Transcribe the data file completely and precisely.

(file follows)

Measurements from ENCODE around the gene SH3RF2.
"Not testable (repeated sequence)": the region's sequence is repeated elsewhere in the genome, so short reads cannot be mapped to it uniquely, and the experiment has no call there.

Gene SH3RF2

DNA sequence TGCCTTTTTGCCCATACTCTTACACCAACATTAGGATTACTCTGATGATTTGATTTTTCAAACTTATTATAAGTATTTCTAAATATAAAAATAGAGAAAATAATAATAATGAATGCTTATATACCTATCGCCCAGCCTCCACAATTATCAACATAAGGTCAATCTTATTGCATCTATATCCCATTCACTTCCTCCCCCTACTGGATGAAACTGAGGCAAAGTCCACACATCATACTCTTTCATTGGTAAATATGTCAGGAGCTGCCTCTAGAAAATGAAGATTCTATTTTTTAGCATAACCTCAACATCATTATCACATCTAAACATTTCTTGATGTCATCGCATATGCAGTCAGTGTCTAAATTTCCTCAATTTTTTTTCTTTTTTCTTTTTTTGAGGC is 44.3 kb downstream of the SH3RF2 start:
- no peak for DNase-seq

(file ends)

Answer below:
Measurements from ENCODE around the gene SH3RF2.
"Not testable (repeated sequence)": the region's sequence is repeated elsewhere in the genome, so short reads cannot be mapped to it uniquely, and the experiment has no call there.

Gene SH3RF2

DNA sequence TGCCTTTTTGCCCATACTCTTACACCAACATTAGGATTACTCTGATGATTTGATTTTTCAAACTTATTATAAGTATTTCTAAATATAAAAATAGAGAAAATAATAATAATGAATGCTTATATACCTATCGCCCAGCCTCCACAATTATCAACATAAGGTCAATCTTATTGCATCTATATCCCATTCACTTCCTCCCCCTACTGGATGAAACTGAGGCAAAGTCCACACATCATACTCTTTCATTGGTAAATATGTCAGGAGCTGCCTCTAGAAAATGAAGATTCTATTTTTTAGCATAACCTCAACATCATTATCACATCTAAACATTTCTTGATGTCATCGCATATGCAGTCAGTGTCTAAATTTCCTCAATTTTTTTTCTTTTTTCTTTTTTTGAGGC is 44.3 kb downstream of the SH3RF2 start:
- no peak for DNase-seq